Hermann Oberth’s Dream of Space Travel

Dr. Wernher von Braun and Professor Hermann Oberth are honored by the Berlin Technical University 1963

Dr. Wernher von Braun and Professor Hermann Oberth are honored by the Berlin Technical University 1963

On June 25, 1894, Austro-Hungarian-born German physicist and engineer Hermann Oberth was born. He was the first, who when thinking about the possibility of spaceships grabbed a slide-rule and presented mathematically analyzed concepts and designs.

Hermann Oberth Background

Maybe you have already heard of the ‘Oberth Effect‘. In interplanetary spaceflight, the Oberth effect is used in a powered flyby where the application of an impulse, typically from a rocket engine, close to a gravitational body can result in a higher change in kinetic energy and final speed. The effect is named after Hermann Oberth, who one of the founding fathers of rocketry and astronautics. Hermann Oberth came from a family of Transylvanian Saxons. An avid reader of Jules Verne‘s futuristic novels, which his father had given him as a gift, Oberth began to deal with rocket and space theory problems during his high school years.[3] He was able to prove through physical-mathematical considerations that a “journey to the moon” with a cannon like that used by Jules Verne, through which the moon travellers would be shot to the moon, could not be possible, since the travellers would not survive the enormous contact pressure on launch. He came to realize that a journey to the moon could only be achieved with extremely powerful rockets. In 1912, at the request of his father, who was a surgeon, he began to study medicine in Munich and also attended lectures at the Technical University.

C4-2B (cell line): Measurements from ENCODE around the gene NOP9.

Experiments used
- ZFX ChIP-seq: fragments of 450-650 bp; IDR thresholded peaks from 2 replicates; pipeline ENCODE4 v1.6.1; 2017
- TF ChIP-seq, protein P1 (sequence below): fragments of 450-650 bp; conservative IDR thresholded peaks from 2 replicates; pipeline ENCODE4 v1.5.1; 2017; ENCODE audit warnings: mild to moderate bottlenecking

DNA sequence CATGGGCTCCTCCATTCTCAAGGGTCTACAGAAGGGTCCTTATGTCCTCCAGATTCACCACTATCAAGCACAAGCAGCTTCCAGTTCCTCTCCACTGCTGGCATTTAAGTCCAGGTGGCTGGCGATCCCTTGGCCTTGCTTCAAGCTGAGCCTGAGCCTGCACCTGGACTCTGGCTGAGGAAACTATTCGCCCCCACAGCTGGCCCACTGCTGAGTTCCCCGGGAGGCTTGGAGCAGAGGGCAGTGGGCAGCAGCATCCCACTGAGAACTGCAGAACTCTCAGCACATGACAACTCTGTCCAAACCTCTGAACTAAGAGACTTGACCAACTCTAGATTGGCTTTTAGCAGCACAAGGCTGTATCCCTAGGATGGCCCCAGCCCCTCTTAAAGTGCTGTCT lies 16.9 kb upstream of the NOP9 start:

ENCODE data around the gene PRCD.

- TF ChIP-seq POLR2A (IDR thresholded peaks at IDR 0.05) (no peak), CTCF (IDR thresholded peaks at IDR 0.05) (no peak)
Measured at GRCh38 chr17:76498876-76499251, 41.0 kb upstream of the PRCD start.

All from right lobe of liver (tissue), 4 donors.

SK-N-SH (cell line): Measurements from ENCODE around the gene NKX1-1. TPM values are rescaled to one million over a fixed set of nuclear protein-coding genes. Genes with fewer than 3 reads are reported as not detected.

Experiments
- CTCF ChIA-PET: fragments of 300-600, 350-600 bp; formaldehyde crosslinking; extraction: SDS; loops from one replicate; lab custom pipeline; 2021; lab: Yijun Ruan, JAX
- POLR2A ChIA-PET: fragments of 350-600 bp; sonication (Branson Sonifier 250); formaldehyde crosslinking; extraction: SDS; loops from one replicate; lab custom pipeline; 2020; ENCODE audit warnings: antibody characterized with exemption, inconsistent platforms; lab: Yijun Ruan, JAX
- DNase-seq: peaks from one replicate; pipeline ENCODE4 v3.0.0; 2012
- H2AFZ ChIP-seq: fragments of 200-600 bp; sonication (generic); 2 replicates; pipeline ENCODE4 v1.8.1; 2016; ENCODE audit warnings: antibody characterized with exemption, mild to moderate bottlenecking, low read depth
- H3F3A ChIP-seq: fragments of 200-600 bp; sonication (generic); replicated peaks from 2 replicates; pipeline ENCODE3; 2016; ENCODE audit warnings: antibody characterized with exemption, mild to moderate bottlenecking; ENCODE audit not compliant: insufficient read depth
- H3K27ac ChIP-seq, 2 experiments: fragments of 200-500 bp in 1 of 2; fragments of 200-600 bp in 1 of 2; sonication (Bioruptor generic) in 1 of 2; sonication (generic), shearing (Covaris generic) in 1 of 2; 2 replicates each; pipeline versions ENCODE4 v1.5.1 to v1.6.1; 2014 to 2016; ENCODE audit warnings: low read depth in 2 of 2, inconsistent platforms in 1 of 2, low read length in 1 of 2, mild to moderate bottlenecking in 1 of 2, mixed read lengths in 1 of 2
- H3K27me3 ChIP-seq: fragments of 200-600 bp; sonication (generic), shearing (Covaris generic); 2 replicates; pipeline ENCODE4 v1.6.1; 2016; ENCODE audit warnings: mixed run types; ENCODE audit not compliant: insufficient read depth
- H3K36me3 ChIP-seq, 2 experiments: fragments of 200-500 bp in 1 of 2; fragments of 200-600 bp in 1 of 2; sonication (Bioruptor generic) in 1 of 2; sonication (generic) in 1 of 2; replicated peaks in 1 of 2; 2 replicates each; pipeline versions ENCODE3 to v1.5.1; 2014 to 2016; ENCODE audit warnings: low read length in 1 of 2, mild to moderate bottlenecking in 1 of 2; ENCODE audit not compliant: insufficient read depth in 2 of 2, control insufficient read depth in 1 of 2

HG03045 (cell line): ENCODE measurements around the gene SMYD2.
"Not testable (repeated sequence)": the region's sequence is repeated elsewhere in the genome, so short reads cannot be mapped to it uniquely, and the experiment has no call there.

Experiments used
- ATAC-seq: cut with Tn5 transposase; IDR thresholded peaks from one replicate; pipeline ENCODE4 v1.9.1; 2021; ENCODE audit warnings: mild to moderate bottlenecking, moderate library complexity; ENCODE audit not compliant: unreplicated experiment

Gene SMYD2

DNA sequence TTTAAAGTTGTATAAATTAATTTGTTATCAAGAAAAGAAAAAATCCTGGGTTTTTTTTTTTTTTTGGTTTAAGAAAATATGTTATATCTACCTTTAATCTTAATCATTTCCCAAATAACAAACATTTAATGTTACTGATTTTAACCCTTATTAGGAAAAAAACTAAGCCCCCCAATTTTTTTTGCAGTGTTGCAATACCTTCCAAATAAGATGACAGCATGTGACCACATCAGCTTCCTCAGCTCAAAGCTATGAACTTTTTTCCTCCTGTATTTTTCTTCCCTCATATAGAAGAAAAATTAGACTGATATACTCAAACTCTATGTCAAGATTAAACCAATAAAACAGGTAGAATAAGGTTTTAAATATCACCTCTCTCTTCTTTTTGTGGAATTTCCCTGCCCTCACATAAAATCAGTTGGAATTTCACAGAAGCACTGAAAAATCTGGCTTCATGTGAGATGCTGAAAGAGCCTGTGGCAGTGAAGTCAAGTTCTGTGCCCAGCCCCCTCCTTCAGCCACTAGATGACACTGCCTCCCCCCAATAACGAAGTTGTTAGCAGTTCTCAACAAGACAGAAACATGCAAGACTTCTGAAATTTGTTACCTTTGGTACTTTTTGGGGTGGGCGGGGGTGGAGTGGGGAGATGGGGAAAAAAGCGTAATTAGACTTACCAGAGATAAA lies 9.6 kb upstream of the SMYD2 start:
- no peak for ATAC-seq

In 1914, he joined the first World War and after he had received a wound on the Eastern front, he was deployed as medical sergeant in the hospital in Schäßburg. In 1918, he continued his studies at the University of Budapest. During the war, he designed his first rocket powered with ethanol and oxygen. After a serious illness, Oberth found that medicine did not correspond to his real interests. Therefore, in 1919 he began studying physics at the Technical University of Cluj-Napoca, Romania, which he continued in Munich, Göttingen and Heidelberg. In 1922, his Heidelberg dissertation The Rocket to Planet Spaces (Die Rakete zu den Planetenräumen), in which he dealt with space travel, was rejected because there was no proven expert on the subject. He submitted his manuscript for his diploma thesis in Cluj Napoca and passed the state examination in 1923. In the same year, the Munich scientific publisher Oldenbourg published the manuscript. Oberth himself had to pay for the printing costs, but his first work was a success.. However, his work was published anyway in 1923 and faced a great success. In his work, Oberth published a description of all elements needed to create fuel for multistage rockets.

Verein für Raumschiffahrt